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Time to get tough on prison spending, too

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As leaders of a national conservative movement called Right on Crime, we believe that by applying conservative principles to criminal justice policy, states like New Mexico can build a more cost-effective system that increases protections for citizens and victims. We stand ready to help New Mexico follow the same path taken by a growing number of states and reap similar rewards.

With more and more public money going to state corrections, the time is right for New Mexico conservatives to ask the fiscally prudent question: “How can we get the most from the money we spend on public safety?”

Launched in “tough-on-crime” Texas, Right on Crime is anchored in the belief that for too long, conservatives have abandoned their limited government principles when it comes to criminal justice spending – pushing construction of prisons without regard to cost or, more importantly, whether such an approach actually improves public safety.

Our prison system now costs states more than $50 billion per year, up from $11 billion in the mid-1980s. The corrections business has been the second-fastest growing area of state budgets, trailing only Medicaid.

These huge investments might make sense if we were earning significant public safety dividends, but we are not. Instead, recidivism rates remain unacceptably high. In New Mexico, for example, 44 percent of offenders released in 2007 had committed a new crime and landed back in prison within three years.

With such a poor return on investment, conservatives can no longer sit idly by. They must challenge ineffective public spending on prisons just as they have sounded the alarm on wasteful expenditures for other government programs.

Fortunately, momentum for change is building around the country. Conservative governors and legislators in states like Georgia, South Dakota and Ohio are taking the lead in pushing sensible criminal justice reform, following the approach pioneered by Texas.

Facing an increase of $2 billion in prison costs, Texas leaders in 2007 chose another path, expanding treatment and diversion programs and increasing the use of parole for low-risk offenders. In the wake of the reforms, parole revocations are down by 39 percent, Texas closed one prison in 2011 and is scheduled to close two more in 2013. Most importantly, Texas is now experiencing its lowest crime rate since 1968 and these steps have saved taxpayers over $2 billion.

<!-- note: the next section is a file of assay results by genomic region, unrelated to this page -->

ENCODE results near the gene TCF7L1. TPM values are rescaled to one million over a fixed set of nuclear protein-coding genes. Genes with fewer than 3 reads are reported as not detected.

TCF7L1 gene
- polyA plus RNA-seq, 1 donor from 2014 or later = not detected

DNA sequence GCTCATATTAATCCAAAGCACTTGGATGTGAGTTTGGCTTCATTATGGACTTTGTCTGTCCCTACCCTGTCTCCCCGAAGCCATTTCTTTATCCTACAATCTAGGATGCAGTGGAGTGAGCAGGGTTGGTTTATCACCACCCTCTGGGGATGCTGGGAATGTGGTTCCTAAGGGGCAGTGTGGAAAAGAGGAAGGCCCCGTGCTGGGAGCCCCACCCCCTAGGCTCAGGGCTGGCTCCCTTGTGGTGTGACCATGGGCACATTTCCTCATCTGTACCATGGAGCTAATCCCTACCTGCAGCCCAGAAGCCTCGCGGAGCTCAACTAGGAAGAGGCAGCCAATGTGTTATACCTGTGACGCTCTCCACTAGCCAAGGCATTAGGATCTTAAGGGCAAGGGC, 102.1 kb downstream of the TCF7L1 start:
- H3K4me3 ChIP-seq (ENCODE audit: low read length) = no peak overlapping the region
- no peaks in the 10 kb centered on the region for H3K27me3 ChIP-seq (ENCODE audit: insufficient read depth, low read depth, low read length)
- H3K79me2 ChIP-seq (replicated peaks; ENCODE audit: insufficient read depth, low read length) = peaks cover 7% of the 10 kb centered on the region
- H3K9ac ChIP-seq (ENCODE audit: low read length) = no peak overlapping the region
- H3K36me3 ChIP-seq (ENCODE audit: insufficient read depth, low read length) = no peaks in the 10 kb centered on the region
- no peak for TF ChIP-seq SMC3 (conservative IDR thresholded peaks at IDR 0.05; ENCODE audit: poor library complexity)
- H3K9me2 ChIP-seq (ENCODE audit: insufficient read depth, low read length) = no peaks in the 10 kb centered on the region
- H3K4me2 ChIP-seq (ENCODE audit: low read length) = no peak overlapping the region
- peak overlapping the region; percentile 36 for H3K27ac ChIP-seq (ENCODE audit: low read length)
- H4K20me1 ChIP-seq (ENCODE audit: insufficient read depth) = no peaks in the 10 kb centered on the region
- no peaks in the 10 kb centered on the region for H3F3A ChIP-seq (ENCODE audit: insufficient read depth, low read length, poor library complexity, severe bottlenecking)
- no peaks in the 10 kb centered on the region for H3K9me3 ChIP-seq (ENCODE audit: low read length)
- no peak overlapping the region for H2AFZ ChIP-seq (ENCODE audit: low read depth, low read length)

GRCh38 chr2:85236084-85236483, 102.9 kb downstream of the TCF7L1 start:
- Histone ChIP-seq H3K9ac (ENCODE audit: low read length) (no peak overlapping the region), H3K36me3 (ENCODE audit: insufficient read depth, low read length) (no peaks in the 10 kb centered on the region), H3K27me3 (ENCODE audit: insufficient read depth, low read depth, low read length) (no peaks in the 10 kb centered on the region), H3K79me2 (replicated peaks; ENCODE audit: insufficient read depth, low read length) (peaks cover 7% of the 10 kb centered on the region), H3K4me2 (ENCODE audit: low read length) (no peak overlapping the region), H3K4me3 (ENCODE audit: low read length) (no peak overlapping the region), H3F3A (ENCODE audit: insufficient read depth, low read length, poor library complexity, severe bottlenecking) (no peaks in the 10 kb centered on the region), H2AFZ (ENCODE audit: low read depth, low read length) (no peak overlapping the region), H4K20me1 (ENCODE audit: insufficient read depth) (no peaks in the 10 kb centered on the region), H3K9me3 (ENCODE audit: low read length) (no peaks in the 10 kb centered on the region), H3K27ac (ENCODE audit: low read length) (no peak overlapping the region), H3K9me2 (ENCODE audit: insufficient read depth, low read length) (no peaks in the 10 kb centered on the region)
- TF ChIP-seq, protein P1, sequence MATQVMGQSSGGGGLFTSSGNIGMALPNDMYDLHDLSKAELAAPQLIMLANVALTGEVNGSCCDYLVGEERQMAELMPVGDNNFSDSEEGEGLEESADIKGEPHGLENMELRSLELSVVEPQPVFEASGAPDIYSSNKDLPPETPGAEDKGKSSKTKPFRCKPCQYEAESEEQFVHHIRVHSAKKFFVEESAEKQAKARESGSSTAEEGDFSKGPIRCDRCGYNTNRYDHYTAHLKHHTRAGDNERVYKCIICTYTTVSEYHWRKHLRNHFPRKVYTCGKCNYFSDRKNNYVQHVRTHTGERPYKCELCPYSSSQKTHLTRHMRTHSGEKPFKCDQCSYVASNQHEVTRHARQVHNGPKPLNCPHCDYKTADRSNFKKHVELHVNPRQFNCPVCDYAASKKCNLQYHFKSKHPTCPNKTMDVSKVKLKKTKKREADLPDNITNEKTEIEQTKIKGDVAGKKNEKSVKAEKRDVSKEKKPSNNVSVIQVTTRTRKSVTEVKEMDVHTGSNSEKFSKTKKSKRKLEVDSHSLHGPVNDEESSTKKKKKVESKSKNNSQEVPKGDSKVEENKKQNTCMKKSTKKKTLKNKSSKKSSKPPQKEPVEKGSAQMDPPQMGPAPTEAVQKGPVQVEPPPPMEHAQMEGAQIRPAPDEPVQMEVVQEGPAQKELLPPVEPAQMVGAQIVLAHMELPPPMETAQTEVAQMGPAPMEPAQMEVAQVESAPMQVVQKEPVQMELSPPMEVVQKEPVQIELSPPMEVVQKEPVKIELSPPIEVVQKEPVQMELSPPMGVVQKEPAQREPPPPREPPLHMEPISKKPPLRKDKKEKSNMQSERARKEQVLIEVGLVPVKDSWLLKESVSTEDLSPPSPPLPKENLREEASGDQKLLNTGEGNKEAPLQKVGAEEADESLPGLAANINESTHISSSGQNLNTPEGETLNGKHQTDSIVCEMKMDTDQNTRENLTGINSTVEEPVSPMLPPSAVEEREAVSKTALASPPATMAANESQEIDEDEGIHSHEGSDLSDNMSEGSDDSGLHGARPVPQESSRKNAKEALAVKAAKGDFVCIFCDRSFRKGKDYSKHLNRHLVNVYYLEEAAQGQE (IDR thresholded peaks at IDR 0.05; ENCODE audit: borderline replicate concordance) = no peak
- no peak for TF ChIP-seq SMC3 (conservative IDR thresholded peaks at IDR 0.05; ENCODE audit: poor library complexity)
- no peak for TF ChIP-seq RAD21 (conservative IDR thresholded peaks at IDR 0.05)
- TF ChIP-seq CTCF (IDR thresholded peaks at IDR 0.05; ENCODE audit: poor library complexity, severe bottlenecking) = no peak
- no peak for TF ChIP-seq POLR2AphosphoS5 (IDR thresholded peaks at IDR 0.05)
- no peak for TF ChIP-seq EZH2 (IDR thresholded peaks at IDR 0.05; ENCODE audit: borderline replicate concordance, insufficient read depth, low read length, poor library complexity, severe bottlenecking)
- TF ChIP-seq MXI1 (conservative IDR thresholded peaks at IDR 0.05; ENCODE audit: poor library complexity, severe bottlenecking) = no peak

A few weeks ago, former Texas legislator Jerry Madden spoke at a joint hearing of the New Mexico Legislature Committee on Courts, Corrections, and Justice. He shared with New Mexico leaders the experiences of these other states. What happens next is up to the Legislature and executive branch, but there is no doubt New Mexico can benefit from a new direction.

According to the New Mexico Department of Corrections, New Mexico has 6,774 incarcerated prisoners and almost 17,300 on probation and parole. New Mexico spends from just over $29,000 a year for female prisoners to just over $38,000 a year for males incarcerated in state facilities.

Lawmakers have multiple options when it comes to reform. One natural starting point would be the establishment of a commission to lead a comprehensive review of corrections and criminal justice policies.

Such a review would reveal what’s driving inmate population growth and costs in New Mexico, what changes might be appropriate, and how government spending can most effectively be controlled while continuing to protect public safety.

One example brought up by committee members was that a second-degree murderer could be sentenced to from 0 to 18 years while the minimum sentence for a drug trafficker was 19 years even if all they did was pass a drug from one cell to the next one. Ask yourself if that makes sense.

Strong conservative leadership on corrections that makes government more accountable and more cost-effective is a winning recipe. We look forward to providing support as New Mexico lawmakers craft sensible policies to reduce crime, restore victims and control costs.

The bottom line is this: It’s time to be as tough on criminal justice spending as we are on the criminals who threaten our public safety.

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